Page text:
Knowledge Management in Small and Medium Enterprises

Knowledge Management in Small and Medium Enterprises

Neeta Baporikar (Doctoral Guide, University of Pune, India)
Copyright: © 2015 |Pages: 20
DOI: 10.4018/978-1-4666-7332-8.ch001
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Abstract

Today, success and worth of a business depend more on intellectual capital than physical capital. Hence, knowledge that exists within an organization is a sustainable source of competitive advantage, which makes Knowledge Management (KM) a critical input in the growth of any organization and more so in the case of Small and Medium Enterprises (SMEs). Even though much has been researched and written on the subject of knowledge management in large and multinational organizations, very little focus and research has been done on KM in SMEs. Globalization of supply chains, rapid technological advances, superior returns on intellectual capital, and the growing importance of knowledge-intensive industries make KM a strategic tool in the growth and success of all businesses. Access and integration of SMEs with regional, national, and international supply chains require bridging the gaps between the requirements of supply chains and efficiency of SMEs' KM systems. KM-enabled SMEs are essential for competitive and sustainable growth. Hence, a judicious approach for KM in SMEs is a must in the current scenario. The overall mission of this chapter is to aid researchers in recognizing and understanding the knowledge management spectrum for small and medium enterprises in a globalized world. This would be indispensable for successful goal attainment and sustainable business in a contemporary complex economy.
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Background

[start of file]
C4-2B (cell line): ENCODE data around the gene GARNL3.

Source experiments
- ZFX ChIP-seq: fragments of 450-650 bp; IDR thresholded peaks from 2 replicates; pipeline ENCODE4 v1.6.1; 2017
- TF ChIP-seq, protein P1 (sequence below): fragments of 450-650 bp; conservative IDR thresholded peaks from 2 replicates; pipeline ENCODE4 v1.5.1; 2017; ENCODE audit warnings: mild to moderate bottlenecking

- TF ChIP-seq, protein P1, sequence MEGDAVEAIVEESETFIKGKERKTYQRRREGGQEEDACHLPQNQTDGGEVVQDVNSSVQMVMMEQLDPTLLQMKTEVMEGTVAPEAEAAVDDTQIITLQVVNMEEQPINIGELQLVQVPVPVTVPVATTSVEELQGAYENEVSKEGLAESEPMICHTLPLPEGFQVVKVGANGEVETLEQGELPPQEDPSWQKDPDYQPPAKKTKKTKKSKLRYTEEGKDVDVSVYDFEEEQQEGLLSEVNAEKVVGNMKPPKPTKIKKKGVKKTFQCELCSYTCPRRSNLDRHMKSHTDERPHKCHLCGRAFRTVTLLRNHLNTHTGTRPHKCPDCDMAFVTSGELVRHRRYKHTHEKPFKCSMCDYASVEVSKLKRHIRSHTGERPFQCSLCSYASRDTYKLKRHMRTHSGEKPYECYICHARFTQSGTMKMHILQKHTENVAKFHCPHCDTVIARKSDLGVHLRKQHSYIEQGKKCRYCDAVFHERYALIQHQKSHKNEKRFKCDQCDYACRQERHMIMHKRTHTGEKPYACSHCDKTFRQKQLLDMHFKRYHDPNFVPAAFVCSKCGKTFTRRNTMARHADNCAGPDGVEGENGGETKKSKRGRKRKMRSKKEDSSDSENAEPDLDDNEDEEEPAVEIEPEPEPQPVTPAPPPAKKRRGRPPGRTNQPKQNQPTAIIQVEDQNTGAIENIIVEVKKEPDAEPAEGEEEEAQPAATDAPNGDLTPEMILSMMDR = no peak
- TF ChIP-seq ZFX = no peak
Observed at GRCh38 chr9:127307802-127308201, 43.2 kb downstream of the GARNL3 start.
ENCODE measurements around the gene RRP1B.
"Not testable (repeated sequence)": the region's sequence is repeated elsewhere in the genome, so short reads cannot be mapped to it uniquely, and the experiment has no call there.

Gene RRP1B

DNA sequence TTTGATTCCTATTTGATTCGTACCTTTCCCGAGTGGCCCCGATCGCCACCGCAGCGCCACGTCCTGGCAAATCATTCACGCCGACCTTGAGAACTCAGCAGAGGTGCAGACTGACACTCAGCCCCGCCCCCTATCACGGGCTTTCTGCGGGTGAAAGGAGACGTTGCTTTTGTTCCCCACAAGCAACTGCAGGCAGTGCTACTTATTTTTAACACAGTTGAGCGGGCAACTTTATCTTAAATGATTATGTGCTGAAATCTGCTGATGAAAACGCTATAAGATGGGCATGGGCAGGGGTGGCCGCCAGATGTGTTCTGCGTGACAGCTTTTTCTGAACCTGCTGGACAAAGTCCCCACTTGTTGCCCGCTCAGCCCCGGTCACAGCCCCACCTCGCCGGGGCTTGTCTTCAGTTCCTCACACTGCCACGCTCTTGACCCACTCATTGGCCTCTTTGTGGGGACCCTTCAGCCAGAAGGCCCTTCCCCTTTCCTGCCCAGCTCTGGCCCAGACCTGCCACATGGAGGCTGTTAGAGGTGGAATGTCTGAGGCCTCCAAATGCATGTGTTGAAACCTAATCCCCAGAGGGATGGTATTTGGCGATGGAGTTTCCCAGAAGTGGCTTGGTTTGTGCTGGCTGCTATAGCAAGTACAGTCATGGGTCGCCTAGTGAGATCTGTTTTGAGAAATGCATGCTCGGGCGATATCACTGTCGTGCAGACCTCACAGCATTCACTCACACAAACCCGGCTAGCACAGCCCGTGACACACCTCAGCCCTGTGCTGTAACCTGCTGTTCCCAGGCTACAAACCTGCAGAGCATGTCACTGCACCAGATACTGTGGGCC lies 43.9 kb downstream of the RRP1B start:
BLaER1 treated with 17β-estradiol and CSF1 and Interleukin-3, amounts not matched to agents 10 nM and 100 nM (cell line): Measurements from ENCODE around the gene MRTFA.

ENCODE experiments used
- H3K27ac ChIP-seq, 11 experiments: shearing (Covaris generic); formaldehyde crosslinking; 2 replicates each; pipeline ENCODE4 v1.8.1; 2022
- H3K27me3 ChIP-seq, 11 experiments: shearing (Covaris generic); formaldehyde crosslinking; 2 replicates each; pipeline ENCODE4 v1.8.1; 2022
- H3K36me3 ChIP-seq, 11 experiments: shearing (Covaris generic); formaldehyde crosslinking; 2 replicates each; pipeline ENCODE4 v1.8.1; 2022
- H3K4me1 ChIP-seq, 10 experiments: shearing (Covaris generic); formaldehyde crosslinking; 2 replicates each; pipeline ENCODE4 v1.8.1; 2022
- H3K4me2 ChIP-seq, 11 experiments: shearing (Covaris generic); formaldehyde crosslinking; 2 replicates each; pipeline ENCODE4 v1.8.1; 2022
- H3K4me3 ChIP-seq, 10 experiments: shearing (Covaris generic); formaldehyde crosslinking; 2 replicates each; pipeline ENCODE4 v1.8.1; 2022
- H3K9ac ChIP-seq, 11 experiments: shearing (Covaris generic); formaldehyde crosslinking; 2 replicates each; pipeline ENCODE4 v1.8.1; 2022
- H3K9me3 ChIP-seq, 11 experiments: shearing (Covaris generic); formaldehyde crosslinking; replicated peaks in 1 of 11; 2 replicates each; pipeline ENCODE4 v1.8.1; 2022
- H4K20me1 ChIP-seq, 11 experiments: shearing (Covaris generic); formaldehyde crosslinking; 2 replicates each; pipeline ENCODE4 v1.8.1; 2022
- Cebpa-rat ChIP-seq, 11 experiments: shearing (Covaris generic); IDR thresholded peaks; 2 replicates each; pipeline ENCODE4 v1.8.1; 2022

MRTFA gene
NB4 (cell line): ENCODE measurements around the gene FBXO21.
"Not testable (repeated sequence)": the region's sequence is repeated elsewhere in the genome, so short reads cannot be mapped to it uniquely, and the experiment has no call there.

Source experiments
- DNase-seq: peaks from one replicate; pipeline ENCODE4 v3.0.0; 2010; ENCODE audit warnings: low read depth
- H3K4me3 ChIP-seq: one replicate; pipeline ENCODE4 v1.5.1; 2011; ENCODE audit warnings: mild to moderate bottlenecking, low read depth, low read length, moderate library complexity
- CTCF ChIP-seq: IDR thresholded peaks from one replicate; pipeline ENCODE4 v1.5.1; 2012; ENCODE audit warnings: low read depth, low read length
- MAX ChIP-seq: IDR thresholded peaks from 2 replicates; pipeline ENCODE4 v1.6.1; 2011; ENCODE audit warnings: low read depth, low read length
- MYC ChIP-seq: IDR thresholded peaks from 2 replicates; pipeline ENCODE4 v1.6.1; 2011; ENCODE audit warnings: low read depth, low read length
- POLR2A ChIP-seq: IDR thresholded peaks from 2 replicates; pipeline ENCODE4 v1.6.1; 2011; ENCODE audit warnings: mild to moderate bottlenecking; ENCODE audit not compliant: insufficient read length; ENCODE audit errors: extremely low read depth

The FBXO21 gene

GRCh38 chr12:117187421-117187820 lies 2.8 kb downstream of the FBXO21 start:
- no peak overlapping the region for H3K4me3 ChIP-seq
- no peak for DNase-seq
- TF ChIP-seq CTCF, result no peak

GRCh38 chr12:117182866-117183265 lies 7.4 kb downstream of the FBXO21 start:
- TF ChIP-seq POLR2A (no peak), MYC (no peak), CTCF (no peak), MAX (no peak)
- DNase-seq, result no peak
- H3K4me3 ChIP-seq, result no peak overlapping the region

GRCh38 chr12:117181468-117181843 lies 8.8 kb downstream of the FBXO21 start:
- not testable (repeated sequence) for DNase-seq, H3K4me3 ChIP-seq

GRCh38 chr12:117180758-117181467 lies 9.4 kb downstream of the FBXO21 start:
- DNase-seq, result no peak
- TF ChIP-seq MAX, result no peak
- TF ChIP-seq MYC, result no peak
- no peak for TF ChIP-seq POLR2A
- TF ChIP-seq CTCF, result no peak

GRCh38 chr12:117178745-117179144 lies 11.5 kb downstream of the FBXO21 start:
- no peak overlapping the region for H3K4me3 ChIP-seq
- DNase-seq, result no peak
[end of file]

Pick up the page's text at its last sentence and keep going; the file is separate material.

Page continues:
One of the most significant evolutions in the business environment over the past decade is the dawn of the new economy. The velocity and dynamic nature of markets has created a competitive incentive among many companies to leverage their knowledge assets as a means of creating value and achieving a competitive edge. The focus on knowledge management (KM) is a critical area also for small and medium sized enterprises (SMEs). In particular, the management of knowledge assets may provide small firms new tools for survival, growth and maintaining a sustainable competitive advantage (Omerzel and Antoncic, 2008). There is a general consensus in business practices and academia on the fact that SMEs are falling behind large companies in developing KM practices and benefits of KM has not fully exploited by these firms. This is reflected in a literature gap where little research efforts have been carried out on this topic. Indeed, to date, there is an abundance of literature describing how various large companies are successfully practicing KM, but the reasons why small firms show poor usage of KM tools are still unclear. In fact, little empirical studies have been conducted to identify the factors influencing KM adoption in SMEs (Finkl and Ploder, 2009). In addition, there is a growing need for qualitative analysis of the effects of knowledge management practices of networked SMEs (Valkokari and Helander, 2007). The potential which KM offers in improving efficiency and innovation has been cited as a key source of competitive advantage (MacKinnon et al., 2002). Despite this pressing need, it is widely accepted that small companies – even the most knowledge-intensive ones – are characterized by a lack of uptake of KM initiatives (Nunes et al., 2006). Perhaps due to the reason that KM systems are expensive to purchase, use and maintain. The aim of this study was to propose an alternative approach to developing KM systems for SMEs in developing economies. Instead of usual approaches, where KM needs heavy financial and other resources, study suggested solution centric approach (Patrick & Dotsika, 2007).

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